Therefore, I had several rows on circular needles before I started the meditation. Knitting in the round is great for this. In addition, it’s super easy to pick up for the next meditation session. I stuck with the knit stitch, but I really don’t think it matters as long as there isn’t a possibility of distraction from a mistake.

Note also that it’s important to choose a place that is quiet. The entire point of meditation is to eliminate distractions and clear you mind. Noises (even music), people walking by, and smells can be a distraction to meditation, especially if you haven’t practiced recently or are very tense.

I put my phone on Do Not Disturb when I meditate and go to a room where I can close the door. I can’t help hearing the cars go by outside or my family walking around in the house, but it isn’t as distracting as when I’m right in the middle of it.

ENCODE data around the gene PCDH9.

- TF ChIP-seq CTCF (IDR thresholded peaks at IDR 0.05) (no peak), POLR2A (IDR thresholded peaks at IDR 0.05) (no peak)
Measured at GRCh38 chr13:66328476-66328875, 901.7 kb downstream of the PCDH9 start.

Before starting, I set a timer so that my meditation time is broken into periodic intervals. I use Interval 1 as a brief time to get settled, usually set between 1 and 5 minutes depending on my general tension level. The more tense I am, the more time I need to get settled. Then I set periods of 5 minute intervals up to the amount of time I want to meditate. The total time is going to depend on how practiced you are at meditating in general, so if you are an infrequent meditator you might want to start with two intervals of 5 minutes each, plus your settling time. The more practiced meditator shouldn’t have any difficulty with a minimum of four intervals.